Over the last few years, I have come to understand that crosswording is a cult. There isn’t much of a middle ground – either you’re drinking the Kool Aid or you don’t know what all the fuss is about (if you do, you just don’t care). Perhaps the puzzles seem off-putting at first because the clues are nonsensical, or the vowels are in the wrong places. But once you begin to learn the secret language of crosswords, understand their customs and rules, a new world of addictive puzzles opens to you.
Me, four years ago: WHAT IS THIS BLACK AND WHITE BOX WITH SMALLER BLACK AND WHITE BOXES INSIDE IT?
Me, circa yesterday: Ooh! A fun Tuesday crossword in the school newspaper! I WILL DEFEAT YOU.
How did this happen? Part of the blame must be placed on having a daily newspaper with relatively easy crosswords in it (ASU’s The State Press). In my freshman year, I also got USA Today, which has a prodigious puzzles section. Through these sacred papers I learned of the Voweled Words (like Aria, Oleo, Aloe, Agee), the Consonant Clues (Sss, TNT, Psst, CXV) and the secret of the Overarching Theme.
Once you understand how vowels and consonants function in a crossword puzzle, a basic foundation of Voweled Words and Consonant Clues is all you need for a kickstart. From that point on you have a holy mission: discovering the Overarching Theme of the puzzle. Filling in all of the answers is just gravy compared to the satisfaction of figuring out the theme. (By the way, crossword puzzles without themes are bogus. Unlike life, crosswords should always have a Greater Meaning.)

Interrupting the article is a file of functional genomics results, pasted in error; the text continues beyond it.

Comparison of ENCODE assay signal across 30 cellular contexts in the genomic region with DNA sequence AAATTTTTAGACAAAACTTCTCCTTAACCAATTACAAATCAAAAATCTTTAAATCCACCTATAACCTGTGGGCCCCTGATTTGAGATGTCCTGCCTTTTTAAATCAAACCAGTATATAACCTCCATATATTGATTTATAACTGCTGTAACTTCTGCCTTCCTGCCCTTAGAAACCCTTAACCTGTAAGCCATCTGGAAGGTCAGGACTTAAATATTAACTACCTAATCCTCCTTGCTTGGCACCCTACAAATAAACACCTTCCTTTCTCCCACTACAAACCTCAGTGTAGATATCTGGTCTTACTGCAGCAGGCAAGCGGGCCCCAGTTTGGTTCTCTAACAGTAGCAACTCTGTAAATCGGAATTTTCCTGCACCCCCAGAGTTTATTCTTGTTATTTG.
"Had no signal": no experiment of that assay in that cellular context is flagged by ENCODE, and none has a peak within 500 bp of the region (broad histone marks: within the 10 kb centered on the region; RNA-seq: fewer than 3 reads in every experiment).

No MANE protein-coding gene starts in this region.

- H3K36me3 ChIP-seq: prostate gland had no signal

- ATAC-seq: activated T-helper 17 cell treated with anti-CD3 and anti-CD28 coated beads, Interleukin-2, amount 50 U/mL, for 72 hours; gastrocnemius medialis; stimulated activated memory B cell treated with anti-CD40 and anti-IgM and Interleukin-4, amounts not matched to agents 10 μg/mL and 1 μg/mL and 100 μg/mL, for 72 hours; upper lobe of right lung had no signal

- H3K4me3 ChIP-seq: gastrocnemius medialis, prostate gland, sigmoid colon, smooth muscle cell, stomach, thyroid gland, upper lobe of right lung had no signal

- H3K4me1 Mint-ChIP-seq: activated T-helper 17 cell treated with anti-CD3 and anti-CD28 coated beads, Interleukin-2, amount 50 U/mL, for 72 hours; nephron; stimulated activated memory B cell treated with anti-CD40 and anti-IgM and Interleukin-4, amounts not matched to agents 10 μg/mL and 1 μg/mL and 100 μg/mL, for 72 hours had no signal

Of course, the answers are only part of the puzzle puzzling. Half the battle is understanding the jargon that clues are written in. Par exemple:
- If a clue ends in ?, it is a pun/wordplay or otherwise unexpected answer.
- Two famous last names indicate that the answer is their shared first name. “Lastname AND Lastname” indicates you should add an S to the end of the first name – “Lastname OR Lastname” does not.
- Sometimes crosswords are mean and ask you for a word in a language you don’t speak. The language will be indicated by an abbreviation (Fr., Sp., etc.).
- A clue containing an abbreviation or acronym generally indicates that the answer is itself an abbreviation or acronym.
And so on and so forth. You can see why it’s hard to break into the fanbase – not only must you speak fluent crosswordese and know the tricks of consonants and vowels, but you need to understand it when spoken to you. Eventually, you will know instinctively that the proper response to “a fencing blade” is EPEE and the Emmy award-winner from M*A*S*H is always Alan Alda.
One area where jargon can not save you is cultural references. Here it becomes important to find a crossword writer who is of roughly the same generation as yourself. Good luck to Millennials trying to wade through a mire of clues relying on your knowledge of 1970s television shows. *shudder* Crossword puzzles should be challenging, but not impossible. If you can’t get past a handful of answers, you should probably be looking for a different crossword source. Tip: the Android app Shortyz has an impressive array of free crosswords and an interface that is both intuitive and customizable.
The crossword cult is not for everyone. But if you do decide to join up, you will have an impressive advantage when it comes to word-based game shows like Wheel of Fortune, Lingo, and Who’s Still Standing. What better incentive do you need?